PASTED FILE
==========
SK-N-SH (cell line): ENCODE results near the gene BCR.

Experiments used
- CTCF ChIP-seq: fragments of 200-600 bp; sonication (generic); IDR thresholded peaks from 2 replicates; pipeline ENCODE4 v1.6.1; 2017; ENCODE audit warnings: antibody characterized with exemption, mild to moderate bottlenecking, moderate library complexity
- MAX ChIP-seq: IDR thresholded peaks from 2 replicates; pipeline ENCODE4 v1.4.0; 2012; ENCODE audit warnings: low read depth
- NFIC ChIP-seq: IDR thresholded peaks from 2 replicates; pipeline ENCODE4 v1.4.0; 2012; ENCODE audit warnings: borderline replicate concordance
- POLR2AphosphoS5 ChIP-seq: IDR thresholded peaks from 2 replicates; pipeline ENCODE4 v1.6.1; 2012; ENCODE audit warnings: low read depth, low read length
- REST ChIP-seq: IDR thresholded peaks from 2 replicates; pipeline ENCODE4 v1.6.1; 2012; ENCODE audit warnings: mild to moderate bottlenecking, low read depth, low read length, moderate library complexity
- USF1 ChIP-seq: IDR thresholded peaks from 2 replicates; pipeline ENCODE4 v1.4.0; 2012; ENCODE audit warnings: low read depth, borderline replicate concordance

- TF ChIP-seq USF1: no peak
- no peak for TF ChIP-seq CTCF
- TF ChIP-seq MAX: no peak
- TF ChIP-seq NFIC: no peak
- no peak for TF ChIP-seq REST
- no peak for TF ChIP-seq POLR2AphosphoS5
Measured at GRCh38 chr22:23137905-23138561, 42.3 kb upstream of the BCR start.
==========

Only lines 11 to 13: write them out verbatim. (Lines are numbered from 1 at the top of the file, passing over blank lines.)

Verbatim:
- TF ChIP-seq MAX: no peak
- TF ChIP-seq NFIC: no peak
- no peak for TF ChIP-seq REST